“The combination of the pharmaceutical industry, with its knowledge and experience in drug discovery and development, and the public sector, with its expertise in basic biology, clinical medicine, field experience and above all its public remit, constitutes the rationale for MMV,” said Tony Kalm, MMV’s executive vice president for corporate development, in congressional testimony earlier this year.

While more than 9 million treatments of Coartem have been delivered this year, the fear among global health organizations is that drug-resistant strains of malaria have started to be reported, particularly at the Thai-Cambodian border. That means drugs such as Coartem, made with artemisinin (a compound isolated from the Chinese herb Artemisia annua), could be rendered useless and new drugs will have to be developed. MMV has more than two dozen projects in the pipeline.

 “The renewed emphasis on eradication has encouraged MMV to take a new direction,” Kalm said. “The portfolio today includes not only projects that show promise against the dangerous Plasmodium falciparum malaria, which is decimating the African continent, but those that will treat the rarer Plasmodium vivax malaria, tackle emerging resistance and stop transmission of infection. A choice of different malaria medications will be crucial if the long-term goal of eradication is to be achieved.”

The late Sen. Edward Kennedy (D-Mass.) was supportive of MMV’s efforts. He wrote to retired Rear Adm. Tim Ziemer, the coordinator of the President’s Malaria Initiative, at the end of July, requesting an increase of USAID funding.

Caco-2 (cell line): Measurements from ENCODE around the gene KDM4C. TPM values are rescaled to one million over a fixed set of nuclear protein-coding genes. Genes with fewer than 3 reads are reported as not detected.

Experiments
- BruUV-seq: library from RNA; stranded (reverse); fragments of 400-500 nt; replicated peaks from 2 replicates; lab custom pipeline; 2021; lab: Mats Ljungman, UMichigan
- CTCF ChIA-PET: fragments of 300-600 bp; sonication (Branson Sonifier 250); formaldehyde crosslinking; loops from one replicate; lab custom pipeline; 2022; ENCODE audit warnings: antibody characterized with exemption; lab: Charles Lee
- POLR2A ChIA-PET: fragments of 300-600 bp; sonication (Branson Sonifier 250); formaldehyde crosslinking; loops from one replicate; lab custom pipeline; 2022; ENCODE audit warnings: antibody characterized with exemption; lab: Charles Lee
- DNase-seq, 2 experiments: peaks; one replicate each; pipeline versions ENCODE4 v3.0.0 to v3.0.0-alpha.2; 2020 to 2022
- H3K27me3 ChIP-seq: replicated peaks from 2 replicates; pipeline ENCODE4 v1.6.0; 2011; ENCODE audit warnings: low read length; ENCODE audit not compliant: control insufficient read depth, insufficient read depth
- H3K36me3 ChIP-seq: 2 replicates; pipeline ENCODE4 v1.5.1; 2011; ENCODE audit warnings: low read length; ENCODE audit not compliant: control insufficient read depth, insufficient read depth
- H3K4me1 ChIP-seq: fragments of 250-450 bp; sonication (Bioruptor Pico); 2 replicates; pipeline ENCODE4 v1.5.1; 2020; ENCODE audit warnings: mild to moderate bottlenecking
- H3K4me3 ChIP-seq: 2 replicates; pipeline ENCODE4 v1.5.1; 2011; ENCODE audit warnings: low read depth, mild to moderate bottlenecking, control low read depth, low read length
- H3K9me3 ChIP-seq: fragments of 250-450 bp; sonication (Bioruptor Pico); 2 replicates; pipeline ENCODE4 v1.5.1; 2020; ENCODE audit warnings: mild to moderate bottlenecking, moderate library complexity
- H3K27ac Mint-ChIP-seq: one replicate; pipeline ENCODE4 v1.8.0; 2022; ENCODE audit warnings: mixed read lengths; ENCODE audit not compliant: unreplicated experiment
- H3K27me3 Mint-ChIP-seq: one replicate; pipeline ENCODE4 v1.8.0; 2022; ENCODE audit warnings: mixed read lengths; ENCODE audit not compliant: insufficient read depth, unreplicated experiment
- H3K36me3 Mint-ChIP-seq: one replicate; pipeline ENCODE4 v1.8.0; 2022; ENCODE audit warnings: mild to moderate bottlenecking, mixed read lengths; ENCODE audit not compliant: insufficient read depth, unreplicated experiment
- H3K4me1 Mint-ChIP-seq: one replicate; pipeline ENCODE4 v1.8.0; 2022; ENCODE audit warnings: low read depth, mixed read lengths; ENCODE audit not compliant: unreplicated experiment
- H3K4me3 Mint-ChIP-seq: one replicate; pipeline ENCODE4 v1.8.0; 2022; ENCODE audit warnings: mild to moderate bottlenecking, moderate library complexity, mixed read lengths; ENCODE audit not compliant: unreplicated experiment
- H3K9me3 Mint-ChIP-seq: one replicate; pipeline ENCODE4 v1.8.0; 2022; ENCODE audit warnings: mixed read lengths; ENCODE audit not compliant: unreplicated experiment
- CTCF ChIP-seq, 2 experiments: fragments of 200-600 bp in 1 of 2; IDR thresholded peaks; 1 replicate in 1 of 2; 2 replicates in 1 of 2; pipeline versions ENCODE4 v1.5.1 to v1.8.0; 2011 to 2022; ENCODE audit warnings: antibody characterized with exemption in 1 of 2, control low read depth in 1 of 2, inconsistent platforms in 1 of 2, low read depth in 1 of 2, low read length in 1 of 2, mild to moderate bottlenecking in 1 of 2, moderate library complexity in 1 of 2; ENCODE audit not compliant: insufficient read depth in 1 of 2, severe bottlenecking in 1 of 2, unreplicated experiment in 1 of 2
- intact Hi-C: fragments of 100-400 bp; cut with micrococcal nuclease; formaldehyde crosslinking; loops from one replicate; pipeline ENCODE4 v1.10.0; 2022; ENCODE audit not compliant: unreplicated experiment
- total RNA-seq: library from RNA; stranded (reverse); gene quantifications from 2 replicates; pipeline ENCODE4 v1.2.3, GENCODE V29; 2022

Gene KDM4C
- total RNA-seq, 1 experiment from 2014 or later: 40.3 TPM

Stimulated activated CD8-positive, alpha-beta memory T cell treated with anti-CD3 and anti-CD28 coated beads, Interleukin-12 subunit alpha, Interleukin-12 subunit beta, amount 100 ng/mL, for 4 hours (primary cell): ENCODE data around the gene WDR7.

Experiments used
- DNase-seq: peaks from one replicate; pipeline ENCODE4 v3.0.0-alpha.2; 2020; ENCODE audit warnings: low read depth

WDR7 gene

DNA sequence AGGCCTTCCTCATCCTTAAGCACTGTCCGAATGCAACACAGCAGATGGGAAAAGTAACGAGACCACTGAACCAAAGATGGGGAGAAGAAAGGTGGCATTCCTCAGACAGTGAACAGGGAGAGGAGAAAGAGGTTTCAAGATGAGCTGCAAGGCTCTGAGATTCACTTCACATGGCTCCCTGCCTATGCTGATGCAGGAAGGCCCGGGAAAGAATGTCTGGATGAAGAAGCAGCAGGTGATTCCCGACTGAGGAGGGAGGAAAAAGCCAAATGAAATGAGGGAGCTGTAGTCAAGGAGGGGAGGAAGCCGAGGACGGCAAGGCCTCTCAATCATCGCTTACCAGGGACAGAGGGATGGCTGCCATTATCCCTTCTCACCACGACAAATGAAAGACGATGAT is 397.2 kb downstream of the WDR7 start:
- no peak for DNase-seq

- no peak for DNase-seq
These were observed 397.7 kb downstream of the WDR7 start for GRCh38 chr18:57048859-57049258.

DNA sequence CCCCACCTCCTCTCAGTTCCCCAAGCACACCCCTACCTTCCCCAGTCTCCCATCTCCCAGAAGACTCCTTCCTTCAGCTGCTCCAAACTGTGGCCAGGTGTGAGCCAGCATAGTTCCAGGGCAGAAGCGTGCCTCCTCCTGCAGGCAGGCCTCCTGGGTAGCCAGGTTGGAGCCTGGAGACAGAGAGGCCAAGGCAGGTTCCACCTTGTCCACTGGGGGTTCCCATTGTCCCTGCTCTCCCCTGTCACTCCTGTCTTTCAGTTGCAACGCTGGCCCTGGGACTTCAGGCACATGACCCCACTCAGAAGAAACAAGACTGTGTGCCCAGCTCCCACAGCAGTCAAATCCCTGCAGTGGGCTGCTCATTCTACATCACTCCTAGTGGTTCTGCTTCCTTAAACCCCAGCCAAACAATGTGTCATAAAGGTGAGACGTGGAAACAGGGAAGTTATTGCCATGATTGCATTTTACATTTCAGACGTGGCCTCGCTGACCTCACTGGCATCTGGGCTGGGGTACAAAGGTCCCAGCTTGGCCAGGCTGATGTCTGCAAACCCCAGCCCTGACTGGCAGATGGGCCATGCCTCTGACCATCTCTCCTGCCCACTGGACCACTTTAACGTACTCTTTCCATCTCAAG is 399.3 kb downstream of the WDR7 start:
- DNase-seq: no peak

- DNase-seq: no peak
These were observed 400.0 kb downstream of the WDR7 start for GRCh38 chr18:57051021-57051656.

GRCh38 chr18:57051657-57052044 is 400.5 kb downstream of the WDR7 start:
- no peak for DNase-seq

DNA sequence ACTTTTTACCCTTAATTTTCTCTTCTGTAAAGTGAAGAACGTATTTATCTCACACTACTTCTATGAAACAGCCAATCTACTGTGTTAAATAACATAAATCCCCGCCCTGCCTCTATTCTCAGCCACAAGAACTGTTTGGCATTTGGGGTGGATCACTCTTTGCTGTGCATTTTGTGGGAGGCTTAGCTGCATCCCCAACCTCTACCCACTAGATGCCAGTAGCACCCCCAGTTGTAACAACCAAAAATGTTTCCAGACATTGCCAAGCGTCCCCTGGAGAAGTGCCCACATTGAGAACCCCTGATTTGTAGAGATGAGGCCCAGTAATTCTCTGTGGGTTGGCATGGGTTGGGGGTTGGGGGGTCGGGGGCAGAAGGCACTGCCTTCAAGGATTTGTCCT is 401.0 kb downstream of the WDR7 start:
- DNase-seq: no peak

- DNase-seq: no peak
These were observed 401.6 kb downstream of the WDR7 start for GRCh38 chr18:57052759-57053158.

“The venture is currently managing the largest portfolio of anti-malarial projects in history and is working with over 100 pharmaceutical, academic, nonprofit and endemic-country partners in 38 countries,” Kennedy wrote at the time.

Massachusetts also contributes to the development of anti-malarial projects with research and universities such as Harvard and MIT and pharmaceutical companies such as Genzyme and Paratek Pharmaceuticals.

Sen. Paul Kirk (D-Mass.), who was appointed to Kennedy’s seat until a special election in January, renewed the call to Ziemer in mid-November to increase USAID funding. Kirk said that MMV’s “core objective” is to “meet the anti-malarial medicine needs of the global community in a safe and expeditious manner.”

Kirk also pointed out that the report of the Senate State and Foreign Operations appropriations bill for 2010 encourages USAID to increase its investment in public-private partnerships involved in the research, development, access and delivery of anti-malarial medication.

The House version of the bill has similar language referring to public-private partnerships to combat infectious diseases, including malaria. Both Senate and House appropriations bills approved $585 million for all malaria-related efforts, including money to buy bed nets and drug treatment.

The largest donor to MMV by far is the Bill and Melinda Gates Foundation, at 67.3 percent of donations since 2000, followed by the United Kingdom Department of International Development with 11.8 percent. USAID is next with 3.4 percent, but Hentschel said he would like to see that go up close to the U.K. level.